Whether Alvarez would have gotten as much attention without Valdes’ repeated gaffes is an interesting ‘what if.’

The way it played out, however, saw the young first-time candidate reel in one major endorsement after another. First up was the Florida AFL-CIO, followed by the Florida Education Association, Castor, and Tampa Mayor Bob Buckhorn.

Despite weeks of what more closely resembled a Dumpster fire than a campaign, Valdes still had a few supporters in her corner, namely the Florida Realtors PAC, and county Property Appraiser Bob Henriquez as well as the editorial boards of the Tampa Bay Times and La Gaceta.

In the end, it seems that Valdes’ loyal supporters and her name recognition were enough to get her across the finish line in the primary. If her lead is cemented once all votes are counted, her ticket to Tallahassee is all but booked — she’ll be only nominally opposed by a write-in candidate in November.

Todd Marks wins Republican primary for Hillsborough Commission

After spending months revving up to face off for the District 1 seat on the Hillsborough County Commission, Republicans Todd Marks and Aakash Patel found themselves making ambitious first-time bids for the countywide District 7 seat held by exiting Commissioner Al Higginbotham.

The race was an expensive one, and it wasn’t without its fair share of mudslinging but in the end Marks defeated Patel in a landslide, netting more than two-thirds of the vote in the two-way race.

Patel, a Tampa businessman, had built a massive war chest — five days out from the Tuesday’s election he had raised nearly $575,000 between his campaign account and affiliated political committee, Elevate Tampa. Marks, meanwhile, raised about $158,000 for his bid, with much of it coming from his own checking account.

Though Patel’s fundraising efforts were impressive, so was was his ability to pull in big-name endorsements — U.S. Rep. Gus Bilirakis, Attorney General Pam BondiHouse Speaker Richard Corcoran, former U.S. Sen. George LeMieux, former House Speaker Will Weatherford, to name a few.

Though Marks wasn’t as flashy or well-funded, he had a few major backers behind him, including Tampa Sen. Dana Young and state Reps. Jackie Toledo and Lawrence McClure. His biggest get, however, was likely the nod from Commissioner Sandy Murman, whose seat he and Patel were competing for before entering the District 7 race.

Patel beat Marks to the airwaves with an ad highlighting his vision for “A Better Hillsborough,” but it didn’t take long for Marks to remix the positive message displayed in Patel’s 30-second spot into a hit piece highlighting some past donations Patel had made to Democratic politicians — while a dive into finance reports did show $1,853 in contributions to Democratic campaigns, it also uncovered $21,875 in donations to Republican candidates.

Rather than dumping oppo on Marks, Patel responded with an ad promising to keep it clean and not shift his message away from the issues facing Hillsborough voters. That move didn’t pay off.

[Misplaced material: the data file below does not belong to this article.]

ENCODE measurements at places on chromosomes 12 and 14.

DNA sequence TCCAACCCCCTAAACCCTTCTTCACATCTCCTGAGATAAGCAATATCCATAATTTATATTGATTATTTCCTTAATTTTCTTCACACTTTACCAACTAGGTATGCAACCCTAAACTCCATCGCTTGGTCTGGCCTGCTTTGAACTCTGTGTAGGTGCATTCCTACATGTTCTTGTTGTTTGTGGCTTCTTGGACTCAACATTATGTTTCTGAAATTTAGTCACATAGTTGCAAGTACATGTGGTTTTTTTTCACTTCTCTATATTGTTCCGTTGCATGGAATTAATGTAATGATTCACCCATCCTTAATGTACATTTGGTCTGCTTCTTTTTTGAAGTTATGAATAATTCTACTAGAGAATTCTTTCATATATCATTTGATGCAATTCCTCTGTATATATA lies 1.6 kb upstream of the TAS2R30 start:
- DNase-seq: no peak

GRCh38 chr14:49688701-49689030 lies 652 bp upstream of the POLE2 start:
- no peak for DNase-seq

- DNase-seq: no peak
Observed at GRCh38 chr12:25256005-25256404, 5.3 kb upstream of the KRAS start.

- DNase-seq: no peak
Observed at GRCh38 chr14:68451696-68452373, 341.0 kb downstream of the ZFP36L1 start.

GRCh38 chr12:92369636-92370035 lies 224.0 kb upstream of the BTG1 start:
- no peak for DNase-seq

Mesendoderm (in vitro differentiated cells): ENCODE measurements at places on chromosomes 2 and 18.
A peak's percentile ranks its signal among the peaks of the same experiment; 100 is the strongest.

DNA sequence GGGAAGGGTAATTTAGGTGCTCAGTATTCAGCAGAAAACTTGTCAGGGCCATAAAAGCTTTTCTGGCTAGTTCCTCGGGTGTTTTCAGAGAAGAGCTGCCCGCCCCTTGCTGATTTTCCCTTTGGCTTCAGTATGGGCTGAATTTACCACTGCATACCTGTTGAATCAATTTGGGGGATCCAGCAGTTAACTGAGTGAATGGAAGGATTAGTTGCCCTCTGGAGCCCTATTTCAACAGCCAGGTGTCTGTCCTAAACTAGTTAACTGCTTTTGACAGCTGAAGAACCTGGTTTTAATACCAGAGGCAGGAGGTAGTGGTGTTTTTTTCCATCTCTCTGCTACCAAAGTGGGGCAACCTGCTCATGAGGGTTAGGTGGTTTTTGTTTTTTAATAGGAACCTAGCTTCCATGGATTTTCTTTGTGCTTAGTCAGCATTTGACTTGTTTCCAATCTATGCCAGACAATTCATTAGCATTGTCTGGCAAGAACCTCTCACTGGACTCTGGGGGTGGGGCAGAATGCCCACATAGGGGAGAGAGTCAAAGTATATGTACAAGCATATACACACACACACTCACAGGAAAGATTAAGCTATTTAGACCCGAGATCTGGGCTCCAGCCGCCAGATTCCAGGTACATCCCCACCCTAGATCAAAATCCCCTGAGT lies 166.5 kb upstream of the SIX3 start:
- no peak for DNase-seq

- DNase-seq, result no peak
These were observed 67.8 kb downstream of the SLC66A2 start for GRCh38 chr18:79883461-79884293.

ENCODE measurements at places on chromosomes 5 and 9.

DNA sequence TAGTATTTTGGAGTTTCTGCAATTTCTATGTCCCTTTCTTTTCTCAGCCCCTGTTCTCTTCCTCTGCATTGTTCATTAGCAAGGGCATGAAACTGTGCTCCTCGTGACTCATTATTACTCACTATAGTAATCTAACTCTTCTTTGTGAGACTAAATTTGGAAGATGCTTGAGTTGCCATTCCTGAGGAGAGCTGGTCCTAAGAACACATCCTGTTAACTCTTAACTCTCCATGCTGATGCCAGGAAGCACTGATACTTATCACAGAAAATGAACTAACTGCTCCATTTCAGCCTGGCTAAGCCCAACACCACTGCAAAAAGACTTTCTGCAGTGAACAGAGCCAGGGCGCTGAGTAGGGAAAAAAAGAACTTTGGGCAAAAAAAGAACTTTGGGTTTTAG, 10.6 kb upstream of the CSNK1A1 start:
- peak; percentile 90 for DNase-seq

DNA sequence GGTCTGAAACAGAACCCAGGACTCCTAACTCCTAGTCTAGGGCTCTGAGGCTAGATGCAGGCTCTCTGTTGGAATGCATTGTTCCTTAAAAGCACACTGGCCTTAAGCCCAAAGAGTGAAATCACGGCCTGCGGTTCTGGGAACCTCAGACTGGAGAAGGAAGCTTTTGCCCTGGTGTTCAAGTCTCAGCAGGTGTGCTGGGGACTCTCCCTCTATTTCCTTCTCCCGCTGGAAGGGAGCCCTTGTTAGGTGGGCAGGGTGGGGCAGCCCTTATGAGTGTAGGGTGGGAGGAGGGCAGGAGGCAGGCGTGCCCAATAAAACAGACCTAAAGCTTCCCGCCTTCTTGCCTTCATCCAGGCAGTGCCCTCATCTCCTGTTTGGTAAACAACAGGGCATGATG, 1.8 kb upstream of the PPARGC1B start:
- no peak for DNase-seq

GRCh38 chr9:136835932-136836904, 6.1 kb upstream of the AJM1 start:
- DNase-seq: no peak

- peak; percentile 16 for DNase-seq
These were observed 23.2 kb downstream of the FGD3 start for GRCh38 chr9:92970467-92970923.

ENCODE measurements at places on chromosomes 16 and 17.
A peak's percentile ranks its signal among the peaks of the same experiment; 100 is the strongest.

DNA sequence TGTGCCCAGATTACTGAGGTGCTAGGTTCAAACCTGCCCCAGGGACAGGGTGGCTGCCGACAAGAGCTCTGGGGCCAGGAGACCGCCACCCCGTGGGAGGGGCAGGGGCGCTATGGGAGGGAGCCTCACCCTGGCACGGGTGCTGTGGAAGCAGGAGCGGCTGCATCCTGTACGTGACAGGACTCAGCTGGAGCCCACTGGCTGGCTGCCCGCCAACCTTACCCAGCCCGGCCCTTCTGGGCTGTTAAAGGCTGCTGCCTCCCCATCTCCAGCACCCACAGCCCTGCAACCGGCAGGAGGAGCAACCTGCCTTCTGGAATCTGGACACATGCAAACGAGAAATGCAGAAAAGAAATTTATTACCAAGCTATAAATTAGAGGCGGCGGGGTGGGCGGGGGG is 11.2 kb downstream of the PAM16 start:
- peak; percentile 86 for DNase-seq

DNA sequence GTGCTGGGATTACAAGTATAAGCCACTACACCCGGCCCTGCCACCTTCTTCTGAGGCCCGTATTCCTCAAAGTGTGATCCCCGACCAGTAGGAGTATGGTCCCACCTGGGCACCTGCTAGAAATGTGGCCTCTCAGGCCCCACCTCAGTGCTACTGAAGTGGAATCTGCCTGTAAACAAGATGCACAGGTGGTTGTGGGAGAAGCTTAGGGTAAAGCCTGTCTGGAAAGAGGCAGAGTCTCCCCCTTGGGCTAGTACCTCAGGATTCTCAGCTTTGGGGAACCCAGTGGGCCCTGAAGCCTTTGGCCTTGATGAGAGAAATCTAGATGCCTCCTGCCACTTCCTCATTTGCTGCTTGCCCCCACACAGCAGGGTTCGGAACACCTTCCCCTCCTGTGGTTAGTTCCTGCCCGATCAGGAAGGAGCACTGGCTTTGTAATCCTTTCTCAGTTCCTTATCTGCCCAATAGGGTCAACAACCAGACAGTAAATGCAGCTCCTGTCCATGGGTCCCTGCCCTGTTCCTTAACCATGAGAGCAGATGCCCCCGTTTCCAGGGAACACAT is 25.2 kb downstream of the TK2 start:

Marks will appear on the November ballot alongside Kimberly Overman, who emerged from the four-way Democratic primary Tuesday. Also contending in the general election is Green Party candidate Kim “KLARC” O’Connor.

Election Day is Nov. 6.

Joe Wicker cruises past Ronda Storms in GOP HD 59

Joe Wicker cruised to a solid victory Tuesday night over long-time political face Ronda Storms to secure the Republican nomination in HD 59.

Wicker had 54 percent of the vote to Storms’ 46 percent.

Storms called Wicker to concede, saying she congratulated him and adding, “Obviously this is not the result I wanted, but God is good.”

HD 59 covers most of Brandon, as well as Valrico, Dover, Seffner, Riverview, Palm River and Clair-Mel City.

Wicker, a Brandon businessman and Army veteran, filed for the seat a day after incumbent Ross Spano announced his Attorney General bid, which he abandoned after deciding to run for the U.S. House of Representatives.

Storms, who served in the Hillsborough County Commission from 1998-2006, and later in the state Senate, was a surprise entrant into this race. She didn’t jump in until several months after Wicker’s announcement.

The race turned dirty down the stretch, with mailers attacking Storms that she said wildly misrepresented her views and actions.

One charge was that Storms voted to approve President Barack Obama’s economic stimulus package, which she vehemently denied in a video on her Facebook page, later repeating that in an interview with Florida Politics.

“That is patently false,” she said. “I never – no, never – voted for President Obama’s stimulus package.”

She repeated that denial for another mailer that said she didn’t do anything about illegal immigration while in office.

“That is also patently false,” she said.

Wicker had to take a break from campaigning a week before the primary after his wife gave birth to what Wicker called on his Facebook page “our newest constituent” – 10-pound, 14-ounce Savannah Leigh Wicker.

Wicker explained his momentary absence by saying, “A man that cannot serve his family cannot serve the community.”

He had the endorsement of the Florida Chamber of Commerce and was endorsed by the Tampa Bay Times.

Show Buttons
Hide Buttons